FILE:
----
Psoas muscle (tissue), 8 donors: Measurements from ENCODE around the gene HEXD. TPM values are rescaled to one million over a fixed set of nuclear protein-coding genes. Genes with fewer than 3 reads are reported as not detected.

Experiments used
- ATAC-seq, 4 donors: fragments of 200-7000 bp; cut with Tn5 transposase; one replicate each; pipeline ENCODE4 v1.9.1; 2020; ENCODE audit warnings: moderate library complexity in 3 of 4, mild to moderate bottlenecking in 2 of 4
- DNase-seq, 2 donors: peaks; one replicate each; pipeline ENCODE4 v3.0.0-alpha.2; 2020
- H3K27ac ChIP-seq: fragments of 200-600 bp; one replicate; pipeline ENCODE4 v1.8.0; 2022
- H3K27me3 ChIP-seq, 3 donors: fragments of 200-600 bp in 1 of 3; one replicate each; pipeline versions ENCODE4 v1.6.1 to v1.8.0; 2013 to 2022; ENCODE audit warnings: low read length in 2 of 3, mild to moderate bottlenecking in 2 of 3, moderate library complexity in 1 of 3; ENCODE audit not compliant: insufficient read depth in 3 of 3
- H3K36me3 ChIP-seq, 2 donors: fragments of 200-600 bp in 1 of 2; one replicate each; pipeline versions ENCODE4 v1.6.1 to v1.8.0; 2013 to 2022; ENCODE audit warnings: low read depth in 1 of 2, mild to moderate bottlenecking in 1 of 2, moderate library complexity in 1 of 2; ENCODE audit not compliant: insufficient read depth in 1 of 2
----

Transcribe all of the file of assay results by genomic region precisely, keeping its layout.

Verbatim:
Psoas muscle (tissue), 8 donors: Measurements from ENCODE around the gene HEXD. TPM values are rescaled to one million over a fixed set of nuclear protein-coding genes. Genes with fewer than 3 reads are reported as not detected.

Experiments used
- ATAC-seq, 4 donors: fragments of 200-7000 bp; cut with Tn5 transposase; one replicate each; pipeline ENCODE4 v1.9.1; 2020; ENCODE audit warnings: moderate library complexity in 3 of 4, mild to moderate bottlenecking in 2 of 4
- DNase-seq, 2 donors: peaks; one replicate each; pipeline ENCODE4 v3.0.0-alpha.2; 2020
- H3K27ac ChIP-seq: fragments of 200-600 bp; one replicate; pipeline ENCODE4 v1.8.0; 2022
- H3K27me3 ChIP-seq, 3 donors: fragments of 200-600 bp in 1 of 3; one replicate each; pipeline versions ENCODE4 v1.6.1 to v1.8.0; 2013 to 2022; ENCODE audit warnings: low read length in 2 of 3, mild to moderate bottlenecking in 2 of 3, moderate library complexity in 1 of 3; ENCODE audit not compliant: insufficient read depth in 3 of 3
- H3K36me3 ChIP-seq, 2 donors: fragments of 200-600 bp in 1 of 2; one replicate each; pipeline versions ENCODE4 v1.6.1 to v1.8.0; 2013 to 2022; ENCODE audit warnings: low read depth in 1 of 2, mild to moderate bottlenecking in 1 of 2, moderate library complexity in 1 of 2; ENCODE audit not compliant: insufficient read depth in 1 of 2